[23] D. Abdo, J. Brinster, R. Tomassian, J. D. Wildloecher, “Quick Look Report for MISTRA MERCO_0-Steam (01/12/2011) and MERCO_0 (07/02/2012) and 13/4/2012) Tests”. CEA, P3.9A (2012-12), 2012.
[24] D. Abdo, J. Brinster, O. Norvez, J. D. Wildloecher, “Quick Look Report for MISTRA MERCO_1 Tests”. CEA, P3.9B (2012-12b), 2012.
[25] D. Abdo, J. Brinster, F. Dabbene, O. Norvez, J. D. Wildloecher, “Quick Look Report for MISTRA MERCO_2 Tests”. CEA, P3.9C (2012-12c), 2012.
[26] D. Abdo, J. Brinster, F. Dabbene, O. Norvez, JL. Widloecher, ”Quick-look report
for MISTRA MERCO_3 and MERCO_4 tests”. P3.9D (2013-18), 2013.
[27] D. Abdo, J. Brinster, F. Dabbene, O. Norvez, JL. Widloecher, “ Characterization
of Heater devices representatives, of a PAR before implementation inside the MISTRA facility”. CEA (2013-17), 2013
[28] M. Kamnev, “SPOT data analysis report”. JSC “Afrikantov OKBM”. P3.14 (2014-01), 2014.
[29] G. Mignot, R. Kapulla, S. Paranjape, R. Zboray, M. Fehlmann, W. Bissels, D. Paladino, “Test Report for Test PE1 – Hollow cone spray test”. PSI, P3.7A (2012-17), 2012.
[30] S. Paranjape, G. Mignot, R. Kapulla, R. Zboray, M. Fehlmann, W. Bissels, D. Paladino, “Test report for test PE2 full cone spray test”. PSI, P3.7B (2013-03), 2013.
[31] G. Mignot, S. Paranjape, R. Kapulla, R. Zboray, M. Fehlmann, W. Bissels, D. Paladino, “Test report for test PE3 cooler test with wall condensation”. PSI, P3.7C (2013-04), 2013.
[32] G. Mignot, R. Kapulla, D. Paladino, S. Paranjape, R. Zboray, M. Fehlmann, W. Bissels, “Test Report For Test PE4 Heat Source Test”. PSI, P3.7D (2012-13), 2012.
[33] R. Zboray, S. Paranjape, G. Mignot, R. Kapulla, M. Fehlmann, W. Bissels, D. Paladino, “Test report for test PE5 cooler test with wall condensation”. PSI, P3.7E (2013-05), 2013.
[34] N. Drobyshevsky, A. filippov, S. Grigoreyev, O. Tarasov, T. Yudina, “IBRAE RAN
Pre-test analysis report”. IBRAE RAN, P2.13 (2013-06) 2013.
[35] D. C. Visser, N. B. Sicarna, E. M. J. Komen, “ERCOSAM-WP2 pre-test report”. NRG, P2.5 (2013-07), 2013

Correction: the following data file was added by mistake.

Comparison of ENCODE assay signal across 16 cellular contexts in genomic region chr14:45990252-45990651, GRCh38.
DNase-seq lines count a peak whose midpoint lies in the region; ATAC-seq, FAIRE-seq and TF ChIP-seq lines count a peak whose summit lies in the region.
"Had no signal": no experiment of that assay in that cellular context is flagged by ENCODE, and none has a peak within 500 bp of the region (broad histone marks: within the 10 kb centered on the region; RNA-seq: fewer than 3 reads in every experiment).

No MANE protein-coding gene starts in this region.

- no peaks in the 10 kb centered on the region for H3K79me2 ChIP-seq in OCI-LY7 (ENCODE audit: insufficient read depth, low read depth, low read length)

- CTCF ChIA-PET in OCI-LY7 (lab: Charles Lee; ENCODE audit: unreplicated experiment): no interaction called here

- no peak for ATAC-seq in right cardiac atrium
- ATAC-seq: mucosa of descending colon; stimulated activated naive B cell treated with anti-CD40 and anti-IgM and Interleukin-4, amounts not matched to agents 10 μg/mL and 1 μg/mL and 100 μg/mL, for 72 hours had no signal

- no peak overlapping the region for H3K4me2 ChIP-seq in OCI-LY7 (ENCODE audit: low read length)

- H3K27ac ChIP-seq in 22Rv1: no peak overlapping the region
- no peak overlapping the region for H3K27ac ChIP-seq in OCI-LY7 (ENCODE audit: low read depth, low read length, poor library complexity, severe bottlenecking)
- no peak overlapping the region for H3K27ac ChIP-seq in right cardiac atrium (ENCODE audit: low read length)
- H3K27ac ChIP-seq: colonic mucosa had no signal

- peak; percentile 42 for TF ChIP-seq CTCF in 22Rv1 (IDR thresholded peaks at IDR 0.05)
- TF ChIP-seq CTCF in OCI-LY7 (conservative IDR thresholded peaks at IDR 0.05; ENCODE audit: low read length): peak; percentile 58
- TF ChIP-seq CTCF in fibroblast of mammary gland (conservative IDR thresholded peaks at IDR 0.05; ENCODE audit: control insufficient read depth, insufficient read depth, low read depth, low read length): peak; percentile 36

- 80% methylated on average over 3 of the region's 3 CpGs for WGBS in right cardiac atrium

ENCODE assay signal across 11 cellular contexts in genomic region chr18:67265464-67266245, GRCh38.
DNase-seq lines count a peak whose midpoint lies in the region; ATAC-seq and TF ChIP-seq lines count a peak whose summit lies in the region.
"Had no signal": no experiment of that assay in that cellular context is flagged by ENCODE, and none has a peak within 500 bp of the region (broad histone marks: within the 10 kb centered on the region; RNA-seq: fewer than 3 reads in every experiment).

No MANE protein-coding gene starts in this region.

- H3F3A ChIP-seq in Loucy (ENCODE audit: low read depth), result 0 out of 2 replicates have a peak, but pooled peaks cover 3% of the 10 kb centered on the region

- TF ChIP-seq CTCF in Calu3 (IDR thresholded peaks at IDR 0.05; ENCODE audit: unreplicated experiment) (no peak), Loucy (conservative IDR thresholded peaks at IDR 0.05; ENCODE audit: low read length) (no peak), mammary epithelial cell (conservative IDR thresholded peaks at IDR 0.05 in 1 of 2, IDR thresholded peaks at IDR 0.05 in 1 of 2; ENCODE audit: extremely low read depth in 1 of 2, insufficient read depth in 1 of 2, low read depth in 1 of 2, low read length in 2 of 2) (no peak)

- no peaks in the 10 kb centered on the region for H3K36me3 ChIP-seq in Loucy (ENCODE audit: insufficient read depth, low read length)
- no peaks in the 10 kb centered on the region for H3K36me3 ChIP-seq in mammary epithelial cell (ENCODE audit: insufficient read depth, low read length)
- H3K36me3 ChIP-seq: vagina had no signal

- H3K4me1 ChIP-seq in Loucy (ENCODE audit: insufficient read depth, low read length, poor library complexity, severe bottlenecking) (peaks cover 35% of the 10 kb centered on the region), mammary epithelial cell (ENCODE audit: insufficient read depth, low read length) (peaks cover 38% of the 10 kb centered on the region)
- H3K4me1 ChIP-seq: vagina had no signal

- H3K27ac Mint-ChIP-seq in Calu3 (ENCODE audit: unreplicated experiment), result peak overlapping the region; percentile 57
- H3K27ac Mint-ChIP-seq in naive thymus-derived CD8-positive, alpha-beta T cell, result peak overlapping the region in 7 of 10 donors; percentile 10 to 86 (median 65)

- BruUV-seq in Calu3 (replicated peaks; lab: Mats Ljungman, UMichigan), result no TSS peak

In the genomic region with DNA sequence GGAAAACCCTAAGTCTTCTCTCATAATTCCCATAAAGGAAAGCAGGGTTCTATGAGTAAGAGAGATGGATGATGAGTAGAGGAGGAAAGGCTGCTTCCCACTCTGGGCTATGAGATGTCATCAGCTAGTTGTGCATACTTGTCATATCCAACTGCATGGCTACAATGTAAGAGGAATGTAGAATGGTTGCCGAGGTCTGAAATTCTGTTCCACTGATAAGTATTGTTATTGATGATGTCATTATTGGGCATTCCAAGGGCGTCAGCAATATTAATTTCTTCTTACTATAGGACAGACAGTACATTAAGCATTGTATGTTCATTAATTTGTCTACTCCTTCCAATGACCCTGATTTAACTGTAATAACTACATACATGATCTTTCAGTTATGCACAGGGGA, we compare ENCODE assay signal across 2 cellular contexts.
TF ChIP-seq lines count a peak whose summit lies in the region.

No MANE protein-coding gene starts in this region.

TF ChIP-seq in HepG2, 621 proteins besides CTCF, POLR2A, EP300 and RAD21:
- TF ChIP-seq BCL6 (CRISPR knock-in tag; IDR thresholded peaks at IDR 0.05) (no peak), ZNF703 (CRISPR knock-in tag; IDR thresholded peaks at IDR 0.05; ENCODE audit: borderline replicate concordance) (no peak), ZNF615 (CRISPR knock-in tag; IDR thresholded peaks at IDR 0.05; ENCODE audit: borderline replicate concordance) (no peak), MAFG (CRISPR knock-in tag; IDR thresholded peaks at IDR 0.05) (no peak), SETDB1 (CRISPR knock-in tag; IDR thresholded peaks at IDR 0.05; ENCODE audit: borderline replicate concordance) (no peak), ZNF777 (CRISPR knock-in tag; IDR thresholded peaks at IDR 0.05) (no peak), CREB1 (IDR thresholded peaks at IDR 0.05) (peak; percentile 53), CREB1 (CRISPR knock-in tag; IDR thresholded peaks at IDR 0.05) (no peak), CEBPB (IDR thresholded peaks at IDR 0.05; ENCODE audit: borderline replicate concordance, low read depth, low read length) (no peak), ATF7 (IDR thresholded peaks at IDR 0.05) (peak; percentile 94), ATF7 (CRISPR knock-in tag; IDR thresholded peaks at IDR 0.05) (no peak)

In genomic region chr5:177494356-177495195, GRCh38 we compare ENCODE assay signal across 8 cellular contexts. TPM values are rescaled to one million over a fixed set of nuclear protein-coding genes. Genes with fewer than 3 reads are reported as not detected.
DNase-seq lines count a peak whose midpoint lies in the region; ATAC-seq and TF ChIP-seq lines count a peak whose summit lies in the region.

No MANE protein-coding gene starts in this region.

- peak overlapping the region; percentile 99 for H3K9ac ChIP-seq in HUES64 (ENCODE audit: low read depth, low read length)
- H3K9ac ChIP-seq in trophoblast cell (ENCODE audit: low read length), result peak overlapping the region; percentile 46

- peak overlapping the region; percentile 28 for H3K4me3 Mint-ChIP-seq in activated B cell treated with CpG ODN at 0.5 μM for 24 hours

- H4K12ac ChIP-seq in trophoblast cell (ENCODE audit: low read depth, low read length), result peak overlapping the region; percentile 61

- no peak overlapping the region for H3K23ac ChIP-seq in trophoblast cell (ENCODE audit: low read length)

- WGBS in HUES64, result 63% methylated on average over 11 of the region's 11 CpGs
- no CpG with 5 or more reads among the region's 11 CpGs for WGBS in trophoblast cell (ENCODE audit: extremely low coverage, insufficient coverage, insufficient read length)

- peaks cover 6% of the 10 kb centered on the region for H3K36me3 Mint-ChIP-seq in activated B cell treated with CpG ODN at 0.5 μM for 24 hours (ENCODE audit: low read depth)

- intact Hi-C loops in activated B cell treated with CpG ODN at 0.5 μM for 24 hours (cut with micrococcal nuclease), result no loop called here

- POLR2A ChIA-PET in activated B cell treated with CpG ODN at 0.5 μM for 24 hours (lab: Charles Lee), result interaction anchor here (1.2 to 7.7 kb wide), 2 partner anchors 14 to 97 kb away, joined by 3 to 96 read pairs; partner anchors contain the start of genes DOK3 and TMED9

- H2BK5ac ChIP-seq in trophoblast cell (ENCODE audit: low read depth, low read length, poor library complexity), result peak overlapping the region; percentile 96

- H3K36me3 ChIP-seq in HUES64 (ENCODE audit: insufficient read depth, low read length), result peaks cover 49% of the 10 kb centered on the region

[36] S. Benz, P. Royl, Z. Xu, T. Jordan, “Pre- and planning test calculations with GASFLOW”. KIT, P2.5 (2013-08), 2013.
[37] S. Kelm, W. Jahn, M. Klauck, L. Gotz, R. Gehr, „JUELICH Pre-Test Analysis
Report“. JUELICH, P2.17 (2013-10), 2013.
[38] R. Liang, ”AECL Planning and Pre-Test Analysis Report for the ERCOSAM-SAMARA projects”. AECL, P2.6 (2013-11), 2011.
[39] M. Andreani, “Planning and pre-test calculations for the ERCOSAM tests”. PSI, P2.1 (2013-12), 2013.
[40] F. Dabbene, “MERCO_0, MERCO_3 and MERCO_4 pre-test simulations”. CEA P2.2 (2013-13), 2013.
[41] M. Kamnev, O. Tyurikov, “JSC “Afrikantov OKBM” planning and pre-test analysis report”. JSC “Afrikantov OKBM”, P2.19 (2013-14), 2013.
[42] A. Zaytsev, A. Lukyanov, T. Popova, “Pre-test analysis report”. SSC RF-IPPE P2.14 (2013-19), 2013.
[43] T. Yudina, “IBRAE Report “HYMIX benchmarking tests”. IBRAE RAN, P4.1a (2013-16), 2013.
[44] R. Liang, “AECL Post-Test Analysis Report for the ERCOSAM-SAMARA Projects – Part I”. P2.12 (2014-02), 2014.
[45] A. Filippov, V. Tomashchik, T. Yudina, “HYMIX benchmarking tests: code-to-code comparison”. IBRAE RAN, P4.1 (2014-14), 2014.
[46] C. Boyd, “ERCOSAM WP2 post-test report”. US NRC P2.22 (2014-04), 2014.
[47] M. Andreani, M. Sharabi, “Post-test calculations for the ERCOSAM tests”. PSI P2.7 (2014-05), 2014.
[48] A.Bleyer, “ERCOSAM project: TOSQAN, PANDA and HYMIX post-tests analysis using ASTEC/CPA code”. IRSN, P2.8A (2014-06), 2014.
[49] J. Malet, “ERCOSAM project: CFD calculations of stratification and spray tests”. IRSN, P2.8B, 2014
[50] F. Dabbene, “MERCO_0, MERCO_3 and MERCO_4 post-test simulations”. CEA, P2.9 (2014-07), 2014.
[51] Z. Xu, “PANDA spray post-test simulations”. KIT, P2.10 (2014-08), 2014
[52] D. Visser, “ERCOSAM WP2 post-test report NRG”. NRG, P2.11 (2014-09), 2014.
[53] A.S. Filippov, S.Y. Grigoryev, O.V. Tarasov, T. A. Judina, “IBRAE RAN post-test Analysis report”. IBRAE RAN, P2.15 (2014-10), 2014.
[54] S. Kelm, M. Klauck, L. Goetz, R. Gehr, W. Jahn, “JUELICH Post-test analysis
report“. JUELICH, P2.18 (2014-12), 2014.
[55] M. Kamnev, O. Tyurikov, “ JSC “Afrikantov OKBM” post-test analysis report, Part I”. JSC “Afrikantov OKBM”, P2.20a (2014-13), 2014
[56] M. Kamnev, O. Tyurikov, A. Khizbullin, “JSC “Afrikantov OKBM” post-test analysis report, Part II”. “ JSC “Afrikantov OKBM, P2.20b (2014-13), 2014
[57] M. Kamnev, O. Tyurikov, A. Khizbullin, “SPOT code to data comparison”. “JSC “Afrikantov OKBM, P4.2 (2014-14), 2014
[58] J. Malet et al., “ERCOSAM WP4 Synthesis of tests and calculations activities”. IRSN, D4.1 (2014-29), 2014.


Potential Impact:
The ERCOSAM-SAMARA projects allowed a step forward in understanding, LWR containment phenomenology under Severe Accident conditions and in assessment and validation various advanced computational tools.
Most of the computational tools used in the project are in general used also for the analysis of real nuclear power plants and therefore the knowledge gained within the projects has the potential to be transferred to the analysis of real nuclear power plants.
A detailed description of the experiment phenomenology and of the test analysis has been reported by the project Organizations in the various project reports.

As dissemination activities, project findings have been already published in various conferences: